Spring 2020 – Nature in the Time of Corona

An eastern kingbird preens near a lake in St. Louis’ Forest Park.

Hello friends. It has been a while since I checked in. I hope you are all safe and well in this time of pandemic. Joyce and I spend most of our time at the farm except for occasional excursions for supplies and morning photo hikes to look for warblers, shorebirds and other spring critters. We always do our best to stay a safe distance from others when we are out enjoying Nature’s vernal bounty.

This edition includes some of my favorite images from the last month or so. I caught the featured critter, an eastern kingbird, this morning at Forest Park. The graceful contortions of the elegant bird caught my eye and lens as well. I was overjoyed to see how well the image turned out when I downloaded it this afternoon.

A mama gray squirrel wraps her tail around her little one in their sycamore den at Robertsville State Park. I have only seen this single baby in the nest during several visits to the sycamore. Robertsville State Park, less than 15 minutes from my house, has been one of my go-to locations for finding birds and other critters this spring. I’m lucky to have such a nice park nearby.

A bullfrog watches me at sunset at a little pond in Robertsville State Park. One afternoon I was sitting on a bench next to the pond near the headquarters of the park. It was near sunset and I was waiting for a pair of kingfishers I had seen the morning before. The kingfishers never showed but this bullfrog began watching me from about ten feet away so I couldn’t resist making an image with my 500 mm lens. The evening sky, almost purple, turned the clear water into a colorful canvas.

A spotted sandpiper feeds at sunrise in a waterway in Forest Park. This spring, Forest Park has been a great place to observe spotted and solitary sandpipers. This was my favorite sandpiper image from the collection.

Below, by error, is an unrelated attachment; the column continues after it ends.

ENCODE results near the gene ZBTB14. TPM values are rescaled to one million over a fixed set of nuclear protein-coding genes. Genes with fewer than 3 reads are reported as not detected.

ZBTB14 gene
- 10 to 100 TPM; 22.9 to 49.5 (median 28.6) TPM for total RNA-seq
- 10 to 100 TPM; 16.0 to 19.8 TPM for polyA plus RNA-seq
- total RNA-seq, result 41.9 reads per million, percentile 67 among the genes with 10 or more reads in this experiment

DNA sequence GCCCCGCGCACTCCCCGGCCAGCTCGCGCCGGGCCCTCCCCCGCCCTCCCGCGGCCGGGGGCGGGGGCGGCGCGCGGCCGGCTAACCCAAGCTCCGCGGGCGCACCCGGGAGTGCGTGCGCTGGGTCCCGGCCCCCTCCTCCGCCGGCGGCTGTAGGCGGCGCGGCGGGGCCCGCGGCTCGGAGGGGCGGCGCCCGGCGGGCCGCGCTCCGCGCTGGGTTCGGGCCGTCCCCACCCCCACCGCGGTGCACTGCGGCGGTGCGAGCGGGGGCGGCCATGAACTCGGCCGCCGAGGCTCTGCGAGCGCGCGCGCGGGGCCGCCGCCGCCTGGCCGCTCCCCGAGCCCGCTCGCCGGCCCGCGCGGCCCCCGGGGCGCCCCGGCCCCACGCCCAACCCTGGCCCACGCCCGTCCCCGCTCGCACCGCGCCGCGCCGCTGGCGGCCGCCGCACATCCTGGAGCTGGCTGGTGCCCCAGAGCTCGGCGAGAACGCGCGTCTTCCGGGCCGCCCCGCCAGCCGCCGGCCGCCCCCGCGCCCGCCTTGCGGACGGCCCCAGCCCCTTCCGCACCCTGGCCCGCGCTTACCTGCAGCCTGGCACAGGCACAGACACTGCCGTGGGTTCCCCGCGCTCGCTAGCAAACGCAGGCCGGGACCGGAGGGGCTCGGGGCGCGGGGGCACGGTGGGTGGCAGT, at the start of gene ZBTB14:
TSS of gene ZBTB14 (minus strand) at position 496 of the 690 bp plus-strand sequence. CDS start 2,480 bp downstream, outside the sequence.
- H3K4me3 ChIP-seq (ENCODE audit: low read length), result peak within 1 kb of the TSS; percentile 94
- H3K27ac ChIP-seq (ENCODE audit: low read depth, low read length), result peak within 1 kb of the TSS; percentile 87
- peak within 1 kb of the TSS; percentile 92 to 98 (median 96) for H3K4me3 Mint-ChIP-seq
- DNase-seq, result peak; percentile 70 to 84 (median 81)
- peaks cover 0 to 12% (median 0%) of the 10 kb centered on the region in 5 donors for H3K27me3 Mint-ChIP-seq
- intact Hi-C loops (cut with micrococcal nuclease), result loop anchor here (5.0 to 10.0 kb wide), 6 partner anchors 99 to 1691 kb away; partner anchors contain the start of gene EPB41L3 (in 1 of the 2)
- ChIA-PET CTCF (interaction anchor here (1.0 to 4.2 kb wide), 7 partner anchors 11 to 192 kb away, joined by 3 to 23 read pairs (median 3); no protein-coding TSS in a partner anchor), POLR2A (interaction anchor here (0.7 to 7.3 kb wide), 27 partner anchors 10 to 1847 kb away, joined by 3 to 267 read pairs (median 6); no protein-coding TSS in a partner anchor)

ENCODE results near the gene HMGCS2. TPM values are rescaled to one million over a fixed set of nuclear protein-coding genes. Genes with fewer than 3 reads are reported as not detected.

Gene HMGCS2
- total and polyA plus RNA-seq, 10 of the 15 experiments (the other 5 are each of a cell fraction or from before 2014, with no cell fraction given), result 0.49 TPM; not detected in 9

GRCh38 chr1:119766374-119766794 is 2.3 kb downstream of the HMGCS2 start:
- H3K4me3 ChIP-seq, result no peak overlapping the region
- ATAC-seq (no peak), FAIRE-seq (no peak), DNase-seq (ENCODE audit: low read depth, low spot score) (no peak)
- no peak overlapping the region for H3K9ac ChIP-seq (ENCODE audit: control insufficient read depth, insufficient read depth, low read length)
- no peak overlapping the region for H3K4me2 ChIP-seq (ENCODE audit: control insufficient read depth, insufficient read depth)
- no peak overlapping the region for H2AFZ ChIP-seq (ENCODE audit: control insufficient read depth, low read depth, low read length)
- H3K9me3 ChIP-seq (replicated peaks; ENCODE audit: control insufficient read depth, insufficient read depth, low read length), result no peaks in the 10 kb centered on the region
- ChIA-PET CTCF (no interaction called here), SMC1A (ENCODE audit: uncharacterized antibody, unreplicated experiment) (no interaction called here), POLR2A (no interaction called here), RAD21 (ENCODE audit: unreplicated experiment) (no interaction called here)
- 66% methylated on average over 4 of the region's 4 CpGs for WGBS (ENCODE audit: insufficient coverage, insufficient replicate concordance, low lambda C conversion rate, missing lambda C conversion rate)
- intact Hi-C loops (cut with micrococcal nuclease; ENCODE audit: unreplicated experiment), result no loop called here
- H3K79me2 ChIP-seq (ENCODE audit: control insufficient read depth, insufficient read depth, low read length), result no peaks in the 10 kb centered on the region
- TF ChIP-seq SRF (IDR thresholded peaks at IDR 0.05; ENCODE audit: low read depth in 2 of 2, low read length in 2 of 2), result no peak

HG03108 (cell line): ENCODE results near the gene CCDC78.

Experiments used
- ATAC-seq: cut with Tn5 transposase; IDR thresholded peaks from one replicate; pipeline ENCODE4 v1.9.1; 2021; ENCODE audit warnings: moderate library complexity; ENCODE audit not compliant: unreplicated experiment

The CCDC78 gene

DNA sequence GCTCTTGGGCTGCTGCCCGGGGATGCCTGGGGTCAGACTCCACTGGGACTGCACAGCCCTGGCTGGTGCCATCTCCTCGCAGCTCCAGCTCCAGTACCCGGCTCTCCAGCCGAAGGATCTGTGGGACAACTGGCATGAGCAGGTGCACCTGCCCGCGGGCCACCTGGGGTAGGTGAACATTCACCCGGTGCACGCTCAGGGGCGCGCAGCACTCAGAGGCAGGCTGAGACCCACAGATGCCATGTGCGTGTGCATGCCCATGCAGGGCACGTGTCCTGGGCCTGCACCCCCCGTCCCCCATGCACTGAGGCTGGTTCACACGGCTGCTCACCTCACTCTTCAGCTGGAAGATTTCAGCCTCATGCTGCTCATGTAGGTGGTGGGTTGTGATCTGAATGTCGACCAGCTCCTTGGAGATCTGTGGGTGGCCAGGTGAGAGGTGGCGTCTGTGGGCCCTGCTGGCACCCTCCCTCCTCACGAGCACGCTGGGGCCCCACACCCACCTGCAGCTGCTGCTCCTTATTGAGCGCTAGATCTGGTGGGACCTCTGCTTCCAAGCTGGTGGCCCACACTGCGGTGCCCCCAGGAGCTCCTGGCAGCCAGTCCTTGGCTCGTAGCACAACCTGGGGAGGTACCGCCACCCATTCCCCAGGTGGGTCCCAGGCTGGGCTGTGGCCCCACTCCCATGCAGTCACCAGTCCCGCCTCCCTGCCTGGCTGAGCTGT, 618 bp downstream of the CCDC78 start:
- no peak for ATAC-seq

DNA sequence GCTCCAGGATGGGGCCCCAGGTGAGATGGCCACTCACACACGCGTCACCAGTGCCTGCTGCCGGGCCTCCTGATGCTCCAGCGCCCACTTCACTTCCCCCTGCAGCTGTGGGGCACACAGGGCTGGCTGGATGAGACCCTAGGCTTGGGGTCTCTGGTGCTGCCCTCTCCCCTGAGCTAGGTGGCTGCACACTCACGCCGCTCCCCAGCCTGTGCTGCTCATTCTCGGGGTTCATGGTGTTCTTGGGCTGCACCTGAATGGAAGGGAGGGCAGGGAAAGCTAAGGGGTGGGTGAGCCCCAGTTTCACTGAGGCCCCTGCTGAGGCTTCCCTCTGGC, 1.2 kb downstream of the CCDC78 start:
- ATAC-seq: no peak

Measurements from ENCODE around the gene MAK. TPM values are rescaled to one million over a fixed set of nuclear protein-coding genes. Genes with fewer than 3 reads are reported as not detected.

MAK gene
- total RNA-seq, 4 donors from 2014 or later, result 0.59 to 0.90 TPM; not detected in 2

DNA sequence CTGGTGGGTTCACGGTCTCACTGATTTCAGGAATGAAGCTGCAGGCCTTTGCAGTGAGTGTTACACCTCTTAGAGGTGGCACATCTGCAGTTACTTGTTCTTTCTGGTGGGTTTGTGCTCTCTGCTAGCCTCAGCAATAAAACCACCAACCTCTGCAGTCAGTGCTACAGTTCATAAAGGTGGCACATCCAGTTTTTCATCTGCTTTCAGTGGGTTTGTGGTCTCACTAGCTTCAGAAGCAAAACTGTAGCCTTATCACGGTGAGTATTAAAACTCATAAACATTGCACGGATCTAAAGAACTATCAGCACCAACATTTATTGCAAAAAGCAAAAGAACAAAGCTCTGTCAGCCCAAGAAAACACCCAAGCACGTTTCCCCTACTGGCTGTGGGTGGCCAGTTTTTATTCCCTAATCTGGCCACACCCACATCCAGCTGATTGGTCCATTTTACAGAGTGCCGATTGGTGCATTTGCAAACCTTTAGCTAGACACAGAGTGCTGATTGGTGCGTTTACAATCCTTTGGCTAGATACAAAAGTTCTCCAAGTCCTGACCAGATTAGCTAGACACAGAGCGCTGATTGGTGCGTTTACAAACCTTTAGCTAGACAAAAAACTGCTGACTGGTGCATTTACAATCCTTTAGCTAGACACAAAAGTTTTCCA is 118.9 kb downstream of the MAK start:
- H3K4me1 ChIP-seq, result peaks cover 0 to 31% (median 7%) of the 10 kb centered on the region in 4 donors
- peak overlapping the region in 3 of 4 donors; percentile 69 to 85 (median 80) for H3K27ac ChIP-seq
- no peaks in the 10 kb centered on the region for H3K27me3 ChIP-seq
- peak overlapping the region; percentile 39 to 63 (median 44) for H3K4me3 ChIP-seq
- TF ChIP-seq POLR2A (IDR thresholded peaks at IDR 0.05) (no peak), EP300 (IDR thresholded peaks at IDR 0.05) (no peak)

A little blue heron at Forest Park. If you have never seen this species, you just have to trust me that it is this beautiful, with its intense blue color, violet-tinged face, and powder-blue bill base. The little blue is considered the most beautiful heron by some bird lovers.

A Kentucky warbler shows off his mutton chops before a gorgeous background blurred by my long lens at Weldon Spring Conservation Area.

A closer look at the Kentucky, my favorite warbler by personality and one of my top five by beauty alone.

A gray catbird strikes a compelling pose at Robertsville State Park.

A female cerulean warbler strips a limb clean to build her nest in the forest canopy of Weldon Spring Conservation Area.

A cerulean warbler at work gathering nesting material.

A yellow-breasted chat calls from a field near Lost Valley Trail on Weldon Spring Conservation Area.

A Mississippi Kite takes a break from gathering sticks for its nest on Weldon Spring Conservation Area.

An eastern bluebird on its favorite perch in an oak tree I planted in our yard near our deck.

A common yellowthroat grabs an unseen snack at sunrise in Robertsville State Park.

A chestnut-sided warbler sings to the heavens on Lost Valley Trail.

A field sparrow gathers nest material at Robertsville State Park.

Last but not least, a drake wood duck on a gnarled log in Forest Park.

So, as you can see, I’ve been quite busy in spite of the temporarily altered state of our existence on this planet. I plan to stay busy in the safest manner possible as as this gorgeous spring unfolds. Like most us, my greater concern is the safety of others every time I leave the farm. I’m sure all of you feel the same way.


Email:  NatureFrames@Rocketmail.Com

Gallery:  Danny’s Website

America is beautiful. I vote to keep it that way.


8 comments on “Spring 2020 – Nature in the Time of Corona”

  1. Enjoyed those vignettes. I am missing being able to go out as we are under house arrest, and I can only walk around our apartment building in the mornings! Thank you for bringing a whiff of Missouri into my four walls. Deepa.

  2. What a nice stream of photos. A great way to start the day! Favorites are the wood duck and the squirrels peaking out from their den. Awesome!

  3. Danny, we enjoy your posts, keep them coming. We camped along side Grand Lake in Oklahoma two weeks ago. We were right on the lake and it was a constant array of birds of every kind. You would have a field day. Most exciting for me was seen split tailed flycatchers. They were with us for four days. I had never seen them before. We were at Berniece state park.
    Bonnie Riegel, Washington garden club

  4. Danny, your posts brighten my day every day. When negative and often senseless facebook posts seem to overwhelm my fb feed and the pandemic news is relentlessly grim and sobering I look forward to the breaths of fresh air that you send my way….I’m jus sayin’.
    Good morning Danny, Good morning Joyce! Glad to see you’re out there.

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